The soundtrack of success: Music's positive impact on learning

The soundtrack of success: Music

In Australia, more than one million primary school students aren’t learning music as part of their day-to-day education, despite a growing body of research showing the importance and positive impacts of music education.

In Australia generalist teachers are given only 17 hours of music education training, compared to 160 hours in Korea and 350 hours in Finland.

Renowned Finnish education expert, Professor Pasi Sahlberg, points out that most Australian students do not have a dedicated music teacher and that the quality of young people’s music education can vary significantly depending on where they live.

“In high school, my dream was to become a primary school teacher. In Finland, all primary school teachers are also music teachers. It’s a requirement,” he said. “Not having a consistent music teacher and program here is a chronic problem.”

Studies show that singing and playing music can be effective ways of boosting young people’s learning outcomes, as children who are constantly exposed to music are found to exhibit longer attention spans, emotional stability, resilience, and cognitive capacity.

Importantly, music education has also been shown to help students progress in crucial learning areas such as English, Science and Mathematics – subjects which have seen a decline in student outcomes in recent years.

Bringing music education into the 21st Century

One organisation that is actively working with schools across Australia to provide quality music education is Amplify, which enables any teacher, regardless of their music knowledge, to teach music with confidence. What’s more, less than 15 minutes preparation time is needed for every lesson, saving teachers valuable time.

Natalie Kradolfer, co-founder and managing director at Amplify says the state of music education in Australia in 2024 looks a lot like it did in 1954 – that is, for schools not using Amplify.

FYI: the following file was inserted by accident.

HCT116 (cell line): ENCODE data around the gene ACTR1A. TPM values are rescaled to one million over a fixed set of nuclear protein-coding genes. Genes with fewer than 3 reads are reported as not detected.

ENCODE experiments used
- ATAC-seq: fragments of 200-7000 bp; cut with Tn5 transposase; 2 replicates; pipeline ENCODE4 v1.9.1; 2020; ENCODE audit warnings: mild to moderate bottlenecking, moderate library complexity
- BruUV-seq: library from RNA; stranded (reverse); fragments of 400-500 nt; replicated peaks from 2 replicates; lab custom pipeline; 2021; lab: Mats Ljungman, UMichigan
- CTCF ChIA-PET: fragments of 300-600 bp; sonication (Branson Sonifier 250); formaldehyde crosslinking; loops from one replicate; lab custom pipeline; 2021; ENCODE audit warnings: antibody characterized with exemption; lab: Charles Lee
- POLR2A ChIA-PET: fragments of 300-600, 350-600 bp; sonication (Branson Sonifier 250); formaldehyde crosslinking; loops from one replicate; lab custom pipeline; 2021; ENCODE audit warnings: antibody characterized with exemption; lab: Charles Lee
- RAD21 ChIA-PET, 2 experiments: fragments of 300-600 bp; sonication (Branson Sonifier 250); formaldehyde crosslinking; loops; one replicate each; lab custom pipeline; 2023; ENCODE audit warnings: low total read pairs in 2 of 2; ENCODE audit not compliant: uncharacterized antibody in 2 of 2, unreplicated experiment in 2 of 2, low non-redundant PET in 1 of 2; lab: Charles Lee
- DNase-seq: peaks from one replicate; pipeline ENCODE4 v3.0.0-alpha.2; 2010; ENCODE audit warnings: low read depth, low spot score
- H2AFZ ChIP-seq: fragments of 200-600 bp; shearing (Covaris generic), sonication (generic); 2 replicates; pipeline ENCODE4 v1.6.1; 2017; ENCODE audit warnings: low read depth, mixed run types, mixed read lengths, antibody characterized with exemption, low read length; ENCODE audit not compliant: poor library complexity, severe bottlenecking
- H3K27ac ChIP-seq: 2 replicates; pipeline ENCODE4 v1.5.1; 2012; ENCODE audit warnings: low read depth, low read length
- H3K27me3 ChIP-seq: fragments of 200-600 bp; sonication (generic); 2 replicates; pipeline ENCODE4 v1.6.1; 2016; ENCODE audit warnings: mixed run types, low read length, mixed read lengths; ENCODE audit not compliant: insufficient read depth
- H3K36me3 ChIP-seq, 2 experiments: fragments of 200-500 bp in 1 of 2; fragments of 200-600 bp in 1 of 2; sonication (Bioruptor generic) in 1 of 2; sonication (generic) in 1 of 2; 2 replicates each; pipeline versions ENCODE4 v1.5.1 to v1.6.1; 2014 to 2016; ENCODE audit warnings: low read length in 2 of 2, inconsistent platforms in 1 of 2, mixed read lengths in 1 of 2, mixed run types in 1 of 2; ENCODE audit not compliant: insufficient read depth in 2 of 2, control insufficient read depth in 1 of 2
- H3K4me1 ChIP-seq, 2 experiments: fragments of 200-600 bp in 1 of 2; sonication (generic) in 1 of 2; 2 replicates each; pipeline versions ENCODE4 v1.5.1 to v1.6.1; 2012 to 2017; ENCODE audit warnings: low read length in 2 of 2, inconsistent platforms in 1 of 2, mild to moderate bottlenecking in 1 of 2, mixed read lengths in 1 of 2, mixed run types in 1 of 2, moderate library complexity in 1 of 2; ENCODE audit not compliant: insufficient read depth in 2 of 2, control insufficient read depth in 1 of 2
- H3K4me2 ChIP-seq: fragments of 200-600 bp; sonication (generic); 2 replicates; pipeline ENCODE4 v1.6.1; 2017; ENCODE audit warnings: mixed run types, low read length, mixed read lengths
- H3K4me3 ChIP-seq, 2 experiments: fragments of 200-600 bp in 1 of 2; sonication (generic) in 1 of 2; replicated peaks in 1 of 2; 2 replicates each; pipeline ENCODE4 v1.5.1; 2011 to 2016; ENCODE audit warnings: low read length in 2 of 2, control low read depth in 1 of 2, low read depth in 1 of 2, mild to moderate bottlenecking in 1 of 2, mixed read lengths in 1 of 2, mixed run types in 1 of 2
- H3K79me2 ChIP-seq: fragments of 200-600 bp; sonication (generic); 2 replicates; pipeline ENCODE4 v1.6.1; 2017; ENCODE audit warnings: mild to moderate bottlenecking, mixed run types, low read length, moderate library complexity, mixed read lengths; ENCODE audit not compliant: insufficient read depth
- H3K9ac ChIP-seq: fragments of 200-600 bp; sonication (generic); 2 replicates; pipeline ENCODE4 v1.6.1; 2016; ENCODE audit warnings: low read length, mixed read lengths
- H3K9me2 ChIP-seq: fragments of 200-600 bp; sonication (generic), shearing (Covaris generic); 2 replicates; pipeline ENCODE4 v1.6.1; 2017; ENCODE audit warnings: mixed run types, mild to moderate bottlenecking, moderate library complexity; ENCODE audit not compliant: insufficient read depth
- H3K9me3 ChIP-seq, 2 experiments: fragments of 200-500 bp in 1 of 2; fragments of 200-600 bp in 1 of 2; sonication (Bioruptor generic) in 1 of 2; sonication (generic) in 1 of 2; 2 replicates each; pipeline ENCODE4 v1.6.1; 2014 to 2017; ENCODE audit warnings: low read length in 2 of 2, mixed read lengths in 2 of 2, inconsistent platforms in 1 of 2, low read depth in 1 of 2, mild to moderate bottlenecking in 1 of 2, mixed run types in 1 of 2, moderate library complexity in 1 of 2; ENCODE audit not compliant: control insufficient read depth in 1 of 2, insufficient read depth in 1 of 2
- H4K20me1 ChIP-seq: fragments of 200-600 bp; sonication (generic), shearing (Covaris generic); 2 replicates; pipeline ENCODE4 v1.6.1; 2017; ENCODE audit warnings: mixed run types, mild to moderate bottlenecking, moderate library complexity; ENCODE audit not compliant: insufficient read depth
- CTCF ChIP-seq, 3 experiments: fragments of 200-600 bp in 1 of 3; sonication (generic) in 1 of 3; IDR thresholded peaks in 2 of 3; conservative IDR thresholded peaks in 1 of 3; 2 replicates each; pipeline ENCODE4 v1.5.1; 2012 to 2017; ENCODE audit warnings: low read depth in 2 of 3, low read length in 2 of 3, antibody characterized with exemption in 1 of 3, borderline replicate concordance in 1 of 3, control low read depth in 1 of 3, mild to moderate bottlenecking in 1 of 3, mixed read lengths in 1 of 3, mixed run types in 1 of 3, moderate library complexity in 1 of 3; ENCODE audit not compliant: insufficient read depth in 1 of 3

“Whilst there are obviously exceptions at some schools with fantastic resources and music teachers, music education hasn’t evolved a lot in the classroom,” Kradolfer told The Educator.

“From teachers still relying on books, CDs, and DVDs through to old-fashioned repertoire that students don’t connect with, it’s a subject area that hasn’t kept up with the changes in the industry.”

Kradolfer said the teacher shortage has forced schools to look more creatively at how they are staffing their programmes, adding this has been a great opportunity for schools to reimagine how curriculum music can be delivered in the classroom.

“Instead of seeing it as a separate subject, that a specific teacher needs to teach in a specific classroom, that students only go to for a short period of time, Amplify is allowing teachers to integrate music into a regular classroom by supporting all teachers to teach the music curriculum.”

A game changer that is easy and accessible

Kradolfer said that from Amplify’s very first pilot through to its new 2.0 version, the program’s improvements continue to focus on the needs of the teacher and making Amplify easy and accessible to use in the classroom.

“From a software perspective one of our exciting new features is our very own music streaming player. This means that all music is streamed directly from Amplify in the classroom and teachers don’t have to use an alternative external source, which streamlines teaching,” she said.

“The other amazing benefit of this is that all the songs that students and teachers know and love, have been specifically curated for primary school audiences so there is no risk of playing something with inappropriate lyrics or themes and of course, there are no ads! By making it easier, teachers are excited about playing more music in their classrooms.”

Additionally, says Kradolfer, Amplify has created more interactivity within the lessons including features that allow a piano to be played on an interactive panel, an integrated metronome and several fun interactive games.